First of all, can we all take note of the fact that that has GOT to be the single most boring post title I have ever come up with? Seriously, I struggled to come up with something pithy. Or even remotely clever. Then I just totally gave up and settled with something that’s just grammatically correct.
I’m sorry. I’m overly sober, that’s my problem.
Let’s get into this riveting topic, shall we?
Since we’re sneaking right up on the New Year, I thought you might be looking for a book to help you keep all those resolutions you’re making. This is the book for you.
You guys know I love all manner of business and productivity books. It’s a huge passion for me. Leave me alone with a book by Seth Godin and a pile of Inc. magazines and I’m happy.
So, it’s not surprising that I jumped at the chance to read “The Power of Less: The Fine Art of Limiting Yourself to the Essential…in Business and in Life” by Leo Babauta. If you know Leo, you know that his blog, Zen Habits, has been a massive hit for years. He’s now distilled his thoughts on productivity specifically into book form.
The book certainly contains wisdom from the blog and the material isn’t going to surprise any loyal reader. But, it’s still a very useful addition to your “productivity library”.
The Zen of Less principles apply throughout:
- use less/own less/keep less
- do less
- choose the essential
- focus more
All sound practices. In fact, these are tenets of my overall organizing belief system. Every time someone asks me “I’m so frazzled all the time, pulled in every direction. How do I organize my time?” My first thought is “Do less”. When someone asks what organizational tools she needs to tame all her stuff, I think “Own less, purge”. Less is more, as cliched as that sounds. (And yes, I played with “less is more” post titles. But they were all so lame.)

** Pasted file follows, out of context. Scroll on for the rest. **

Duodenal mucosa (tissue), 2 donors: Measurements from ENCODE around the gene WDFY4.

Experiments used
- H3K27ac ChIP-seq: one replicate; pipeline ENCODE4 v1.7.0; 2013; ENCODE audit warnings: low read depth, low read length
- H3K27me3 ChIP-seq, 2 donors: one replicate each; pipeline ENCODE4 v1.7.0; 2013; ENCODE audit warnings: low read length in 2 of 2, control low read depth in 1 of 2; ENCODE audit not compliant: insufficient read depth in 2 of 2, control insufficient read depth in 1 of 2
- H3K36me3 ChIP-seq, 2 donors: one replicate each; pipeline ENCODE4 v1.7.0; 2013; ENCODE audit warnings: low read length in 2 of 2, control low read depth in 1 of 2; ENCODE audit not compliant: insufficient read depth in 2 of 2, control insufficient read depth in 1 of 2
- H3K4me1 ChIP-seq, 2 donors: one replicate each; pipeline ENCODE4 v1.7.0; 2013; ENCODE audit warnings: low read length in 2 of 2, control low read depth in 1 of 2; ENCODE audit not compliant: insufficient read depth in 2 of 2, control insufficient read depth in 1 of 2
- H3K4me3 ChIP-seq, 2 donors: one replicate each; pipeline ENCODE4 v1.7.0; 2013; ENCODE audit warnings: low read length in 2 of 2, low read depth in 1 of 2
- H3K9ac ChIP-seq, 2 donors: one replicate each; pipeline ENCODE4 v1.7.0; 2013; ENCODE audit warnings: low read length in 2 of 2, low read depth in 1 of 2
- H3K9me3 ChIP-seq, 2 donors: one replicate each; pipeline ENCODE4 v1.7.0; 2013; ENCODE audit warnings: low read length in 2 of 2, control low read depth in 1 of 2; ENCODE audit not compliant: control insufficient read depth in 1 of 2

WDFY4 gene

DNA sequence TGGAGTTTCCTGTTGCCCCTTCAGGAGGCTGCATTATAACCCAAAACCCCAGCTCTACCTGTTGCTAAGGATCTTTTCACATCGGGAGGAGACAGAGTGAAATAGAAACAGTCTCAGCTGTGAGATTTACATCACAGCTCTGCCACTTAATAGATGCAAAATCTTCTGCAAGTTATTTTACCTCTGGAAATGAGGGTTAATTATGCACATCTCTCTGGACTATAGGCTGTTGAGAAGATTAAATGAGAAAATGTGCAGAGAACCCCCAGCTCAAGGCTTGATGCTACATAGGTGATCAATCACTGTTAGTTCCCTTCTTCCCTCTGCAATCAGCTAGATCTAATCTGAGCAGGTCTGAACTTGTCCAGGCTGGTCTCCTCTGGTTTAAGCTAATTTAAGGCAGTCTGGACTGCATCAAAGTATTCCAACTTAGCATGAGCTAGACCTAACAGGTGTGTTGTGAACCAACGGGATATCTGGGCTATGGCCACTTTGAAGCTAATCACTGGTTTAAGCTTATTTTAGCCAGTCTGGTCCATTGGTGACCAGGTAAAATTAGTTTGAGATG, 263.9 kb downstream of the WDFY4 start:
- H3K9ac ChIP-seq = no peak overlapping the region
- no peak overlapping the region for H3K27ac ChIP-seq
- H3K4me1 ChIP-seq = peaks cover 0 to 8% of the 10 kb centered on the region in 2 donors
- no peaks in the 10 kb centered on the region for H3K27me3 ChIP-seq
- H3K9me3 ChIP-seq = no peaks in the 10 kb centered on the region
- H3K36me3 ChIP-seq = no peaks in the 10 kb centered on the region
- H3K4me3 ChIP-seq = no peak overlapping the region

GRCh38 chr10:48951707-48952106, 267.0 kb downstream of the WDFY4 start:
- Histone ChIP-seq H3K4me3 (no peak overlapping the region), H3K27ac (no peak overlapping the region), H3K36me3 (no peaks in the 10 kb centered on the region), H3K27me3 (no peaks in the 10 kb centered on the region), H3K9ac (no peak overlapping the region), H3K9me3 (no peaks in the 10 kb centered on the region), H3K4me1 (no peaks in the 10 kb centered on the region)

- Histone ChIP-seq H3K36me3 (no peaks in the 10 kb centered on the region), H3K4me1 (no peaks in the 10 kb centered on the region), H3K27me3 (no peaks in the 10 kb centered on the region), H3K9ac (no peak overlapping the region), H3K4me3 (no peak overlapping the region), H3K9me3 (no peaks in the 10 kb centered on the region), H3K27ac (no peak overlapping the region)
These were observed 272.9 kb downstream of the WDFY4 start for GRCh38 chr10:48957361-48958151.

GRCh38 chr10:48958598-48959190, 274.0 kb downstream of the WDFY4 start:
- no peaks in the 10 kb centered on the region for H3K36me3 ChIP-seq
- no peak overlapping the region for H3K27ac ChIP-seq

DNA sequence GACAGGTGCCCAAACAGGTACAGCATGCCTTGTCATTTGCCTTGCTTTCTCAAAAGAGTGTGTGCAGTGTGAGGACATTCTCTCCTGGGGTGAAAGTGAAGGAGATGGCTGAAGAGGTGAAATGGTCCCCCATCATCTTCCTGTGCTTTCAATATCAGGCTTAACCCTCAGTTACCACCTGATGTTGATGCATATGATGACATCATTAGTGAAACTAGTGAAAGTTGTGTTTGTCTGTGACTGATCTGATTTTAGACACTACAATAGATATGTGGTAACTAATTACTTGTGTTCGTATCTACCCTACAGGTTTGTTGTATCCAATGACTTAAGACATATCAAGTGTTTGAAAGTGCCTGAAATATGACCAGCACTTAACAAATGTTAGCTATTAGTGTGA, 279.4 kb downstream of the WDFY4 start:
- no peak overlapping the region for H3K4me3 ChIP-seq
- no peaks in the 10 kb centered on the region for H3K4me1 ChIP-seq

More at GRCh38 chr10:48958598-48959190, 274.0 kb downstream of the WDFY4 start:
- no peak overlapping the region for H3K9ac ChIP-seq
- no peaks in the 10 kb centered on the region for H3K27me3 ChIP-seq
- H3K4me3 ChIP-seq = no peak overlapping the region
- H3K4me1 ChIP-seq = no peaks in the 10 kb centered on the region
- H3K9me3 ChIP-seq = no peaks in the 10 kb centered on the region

So Leo’s preaching to the choir with his overall philosophy. But, the book takes it further and puts these abstract concepts into action.
Along these lines, I especially recommend the “In Practice” section. It’s got detailed info on simplifying daily routines and how to accomplish more on projects using focus and simple efficiencies. There’s also a great section on simplifying email and your internet life in general. Really useful, bite-sized, executable stuff in there. Like “Damn! Why haven’t I always been doing that?” kind of stuff.
Also of particular note is his real-world advice on how to create new and better habits. Instead of telling you what you should do and why, he walks you through how to get there, step-by-step. And his tone is really approachable, so you feel like it’s a friend giving you good advice, rather than a Productivity Expert giving a lecture.
Penelopes will take note that he’s big on the importance of lists, so we like his style.
Overall, Leo’s message is this: choose what’s essential, create good habits, set reasonable goals. And the book will give you the roadmap to get there.
Now if he could write a book on pithy blog titles, I’ll be in business.
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